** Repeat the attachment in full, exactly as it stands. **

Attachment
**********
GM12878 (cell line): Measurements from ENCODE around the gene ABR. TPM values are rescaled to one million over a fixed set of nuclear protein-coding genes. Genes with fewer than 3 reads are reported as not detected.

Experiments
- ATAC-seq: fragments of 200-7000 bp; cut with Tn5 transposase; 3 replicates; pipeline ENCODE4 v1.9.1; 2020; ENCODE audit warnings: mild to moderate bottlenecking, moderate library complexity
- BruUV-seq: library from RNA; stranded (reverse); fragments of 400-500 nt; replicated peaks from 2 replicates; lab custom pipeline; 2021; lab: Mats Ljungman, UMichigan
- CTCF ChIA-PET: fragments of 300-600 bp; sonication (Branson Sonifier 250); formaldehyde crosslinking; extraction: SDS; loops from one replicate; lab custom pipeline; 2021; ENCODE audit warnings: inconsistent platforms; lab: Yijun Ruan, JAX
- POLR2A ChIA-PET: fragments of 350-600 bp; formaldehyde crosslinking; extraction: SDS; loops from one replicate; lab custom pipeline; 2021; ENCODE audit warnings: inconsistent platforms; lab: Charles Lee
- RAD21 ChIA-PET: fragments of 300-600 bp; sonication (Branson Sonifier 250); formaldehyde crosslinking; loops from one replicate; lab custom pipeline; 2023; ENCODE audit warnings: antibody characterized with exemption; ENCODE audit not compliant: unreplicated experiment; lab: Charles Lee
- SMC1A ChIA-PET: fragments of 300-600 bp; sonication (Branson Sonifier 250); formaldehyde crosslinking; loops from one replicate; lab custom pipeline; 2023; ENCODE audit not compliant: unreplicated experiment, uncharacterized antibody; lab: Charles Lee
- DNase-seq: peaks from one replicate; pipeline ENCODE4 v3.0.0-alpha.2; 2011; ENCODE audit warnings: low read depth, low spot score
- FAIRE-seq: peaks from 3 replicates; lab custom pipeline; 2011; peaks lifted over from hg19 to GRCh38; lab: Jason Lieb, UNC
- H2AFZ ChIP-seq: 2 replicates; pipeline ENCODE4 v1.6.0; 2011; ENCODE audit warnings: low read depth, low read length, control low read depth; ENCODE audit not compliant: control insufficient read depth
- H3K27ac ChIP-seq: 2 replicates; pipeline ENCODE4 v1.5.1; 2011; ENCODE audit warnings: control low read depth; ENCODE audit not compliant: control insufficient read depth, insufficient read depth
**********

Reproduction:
GM12878 (cell line): Measurements from ENCODE around the gene ABR. TPM values are rescaled to one million over a fixed set of nuclear protein-coding genes. Genes with fewer than 3 reads are reported as not detected.

Experiments
- ATAC-seq: fragments of 200-7000 bp; cut with Tn5 transposase; 3 replicates; pipeline ENCODE4 v1.9.1; 2020; ENCODE audit warnings: mild to moderate bottlenecking, moderate library complexity
- BruUV-seq: library from RNA; stranded (reverse); fragments of 400-500 nt; replicated peaks from 2 replicates; lab custom pipeline; 2021; lab: Mats Ljungman, UMichigan
- CTCF ChIA-PET: fragments of 300-600 bp; sonication (Branson Sonifier 250); formaldehyde crosslinking; extraction: SDS; loops from one replicate; lab custom pipeline; 2021; ENCODE audit warnings: inconsistent platforms; lab: Yijun Ruan, JAX
- POLR2A ChIA-PET: fragments of 350-600 bp; formaldehyde crosslinking; extraction: SDS; loops from one replicate; lab custom pipeline; 2021; ENCODE audit warnings: inconsistent platforms; lab: Charles Lee
- RAD21 ChIA-PET: fragments of 300-600 bp; sonication (Branson Sonifier 250); formaldehyde crosslinking; loops from one replicate; lab custom pipeline; 2023; ENCODE audit warnings: antibody characterized with exemption; ENCODE audit not compliant: unreplicated experiment; lab: Charles Lee
- SMC1A ChIA-PET: fragments of 300-600 bp; sonication (Branson Sonifier 250); formaldehyde crosslinking; loops from one replicate; lab custom pipeline; 2023; ENCODE audit not compliant: unreplicated experiment, uncharacterized antibody; lab: Charles Lee
- DNase-seq: peaks from one replicate; pipeline ENCODE4 v3.0.0-alpha.2; 2011; ENCODE audit warnings: low read depth, low spot score
- FAIRE-seq: peaks from 3 replicates; lab custom pipeline; 2011; peaks lifted over from hg19 to GRCh38; lab: Jason Lieb, UNC
- H2AFZ ChIP-seq: 2 replicates; pipeline ENCODE4 v1.6.0; 2011; ENCODE audit warnings: low read depth, low read length, control low read depth; ENCODE audit not compliant: control insufficient read depth
- H3K27ac ChIP-seq: 2 replicates; pipeline ENCODE4 v1.5.1; 2011; ENCODE audit warnings: control low read depth; ENCODE audit not compliant: control insufficient read depth, insufficient read depth